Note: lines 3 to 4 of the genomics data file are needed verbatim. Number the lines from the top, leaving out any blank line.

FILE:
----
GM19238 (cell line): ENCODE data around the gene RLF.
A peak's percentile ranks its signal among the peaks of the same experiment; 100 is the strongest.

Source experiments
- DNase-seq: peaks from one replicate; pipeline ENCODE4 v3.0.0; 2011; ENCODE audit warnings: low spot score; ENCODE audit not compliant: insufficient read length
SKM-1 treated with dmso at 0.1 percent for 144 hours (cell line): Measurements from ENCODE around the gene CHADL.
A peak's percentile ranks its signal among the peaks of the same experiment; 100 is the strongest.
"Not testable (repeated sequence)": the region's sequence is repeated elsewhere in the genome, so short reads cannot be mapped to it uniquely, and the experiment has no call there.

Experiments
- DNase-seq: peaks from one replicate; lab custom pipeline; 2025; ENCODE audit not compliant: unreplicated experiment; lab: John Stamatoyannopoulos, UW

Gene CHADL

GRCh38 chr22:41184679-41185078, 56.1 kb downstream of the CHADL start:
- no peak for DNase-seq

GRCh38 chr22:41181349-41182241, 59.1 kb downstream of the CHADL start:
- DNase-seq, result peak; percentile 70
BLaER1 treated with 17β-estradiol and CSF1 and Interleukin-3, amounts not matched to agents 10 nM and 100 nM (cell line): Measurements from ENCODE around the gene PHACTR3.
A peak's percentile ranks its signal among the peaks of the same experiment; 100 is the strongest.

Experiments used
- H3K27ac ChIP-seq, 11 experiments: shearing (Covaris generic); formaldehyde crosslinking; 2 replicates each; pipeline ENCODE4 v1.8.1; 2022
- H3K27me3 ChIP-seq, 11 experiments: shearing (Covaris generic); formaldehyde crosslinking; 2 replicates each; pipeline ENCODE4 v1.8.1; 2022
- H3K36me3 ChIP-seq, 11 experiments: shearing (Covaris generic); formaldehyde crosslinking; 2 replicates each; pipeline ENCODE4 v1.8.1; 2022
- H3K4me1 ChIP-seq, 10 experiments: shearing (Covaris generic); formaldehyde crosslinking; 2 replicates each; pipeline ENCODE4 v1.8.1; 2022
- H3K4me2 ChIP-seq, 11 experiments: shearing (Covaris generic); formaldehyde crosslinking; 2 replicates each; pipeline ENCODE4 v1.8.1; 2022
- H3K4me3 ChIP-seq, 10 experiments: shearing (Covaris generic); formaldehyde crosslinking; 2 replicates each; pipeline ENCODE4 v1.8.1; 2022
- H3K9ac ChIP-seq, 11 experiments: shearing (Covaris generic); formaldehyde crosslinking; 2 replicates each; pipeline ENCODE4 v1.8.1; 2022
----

Source experiments
- DNase-seq: peaks from one replicate; pipeline ENCODE4 v3.0.0; 2011; ENCODE audit warnings: low spot score; ENCODE audit not compliant: insufficient read length